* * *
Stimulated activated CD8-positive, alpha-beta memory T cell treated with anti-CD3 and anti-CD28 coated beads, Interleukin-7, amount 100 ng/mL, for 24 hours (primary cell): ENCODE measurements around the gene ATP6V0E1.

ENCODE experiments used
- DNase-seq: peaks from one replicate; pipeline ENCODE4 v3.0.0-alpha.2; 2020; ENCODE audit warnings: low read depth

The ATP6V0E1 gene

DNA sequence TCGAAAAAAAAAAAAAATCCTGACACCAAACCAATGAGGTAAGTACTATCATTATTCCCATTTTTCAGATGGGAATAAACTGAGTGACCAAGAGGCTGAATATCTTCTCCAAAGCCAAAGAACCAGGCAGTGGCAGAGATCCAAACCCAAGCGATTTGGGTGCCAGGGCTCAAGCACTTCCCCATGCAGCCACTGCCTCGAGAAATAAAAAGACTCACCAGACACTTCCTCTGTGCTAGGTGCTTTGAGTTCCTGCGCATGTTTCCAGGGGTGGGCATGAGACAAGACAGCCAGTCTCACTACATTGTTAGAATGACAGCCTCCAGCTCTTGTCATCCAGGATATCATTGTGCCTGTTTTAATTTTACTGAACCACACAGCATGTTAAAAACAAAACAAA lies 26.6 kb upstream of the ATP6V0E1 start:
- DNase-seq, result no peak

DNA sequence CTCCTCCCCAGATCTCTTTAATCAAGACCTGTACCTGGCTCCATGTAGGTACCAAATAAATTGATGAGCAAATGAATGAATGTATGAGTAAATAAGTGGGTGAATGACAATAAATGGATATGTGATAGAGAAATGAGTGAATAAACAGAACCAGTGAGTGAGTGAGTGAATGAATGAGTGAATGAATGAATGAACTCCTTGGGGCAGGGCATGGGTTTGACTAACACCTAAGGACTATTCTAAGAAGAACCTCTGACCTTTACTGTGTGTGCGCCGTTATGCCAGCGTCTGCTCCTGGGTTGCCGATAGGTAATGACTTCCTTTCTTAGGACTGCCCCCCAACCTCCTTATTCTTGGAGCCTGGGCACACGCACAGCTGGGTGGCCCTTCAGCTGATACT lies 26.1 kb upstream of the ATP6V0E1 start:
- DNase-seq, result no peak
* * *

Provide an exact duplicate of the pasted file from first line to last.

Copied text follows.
Stimulated activated CD8-positive, alpha-beta memory T cell treated with anti-CD3 and anti-CD28 coated beads, Interleukin-7, amount 100 ng/mL, for 24 hours (primary cell): ENCODE measurements around the gene ATP6V0E1.

ENCODE experiments used
- DNase-seq: peaks from one replicate; pipeline ENCODE4 v3.0.0-alpha.2; 2020; ENCODE audit warnings: low read depth

The ATP6V0E1 gene

DNA sequence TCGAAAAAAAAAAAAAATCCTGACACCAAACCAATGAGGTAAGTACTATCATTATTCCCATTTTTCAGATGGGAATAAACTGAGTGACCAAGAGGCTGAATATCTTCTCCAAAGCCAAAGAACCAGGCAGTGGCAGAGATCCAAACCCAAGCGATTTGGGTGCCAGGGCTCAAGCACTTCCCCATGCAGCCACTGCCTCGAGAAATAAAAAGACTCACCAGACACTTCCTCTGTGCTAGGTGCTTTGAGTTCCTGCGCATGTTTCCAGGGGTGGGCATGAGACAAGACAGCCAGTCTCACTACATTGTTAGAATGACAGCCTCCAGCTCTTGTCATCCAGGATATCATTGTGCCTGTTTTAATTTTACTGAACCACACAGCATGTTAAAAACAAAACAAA lies 26.6 kb upstream of the ATP6V0E1 start:
- DNase-seq, result no peak

DNA sequence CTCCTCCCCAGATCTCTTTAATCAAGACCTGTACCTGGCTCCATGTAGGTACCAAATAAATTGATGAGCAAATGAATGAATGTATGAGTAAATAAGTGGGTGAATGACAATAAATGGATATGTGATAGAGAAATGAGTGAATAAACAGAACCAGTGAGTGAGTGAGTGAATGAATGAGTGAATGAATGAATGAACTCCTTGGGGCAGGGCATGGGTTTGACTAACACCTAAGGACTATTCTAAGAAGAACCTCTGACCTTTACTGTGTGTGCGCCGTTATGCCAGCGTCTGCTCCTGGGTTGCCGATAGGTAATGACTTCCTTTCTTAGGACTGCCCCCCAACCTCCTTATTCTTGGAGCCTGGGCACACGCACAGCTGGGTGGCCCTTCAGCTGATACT lies 26.1 kb upstream of the ATP6V0E1 start:
- DNase-seq, result no peak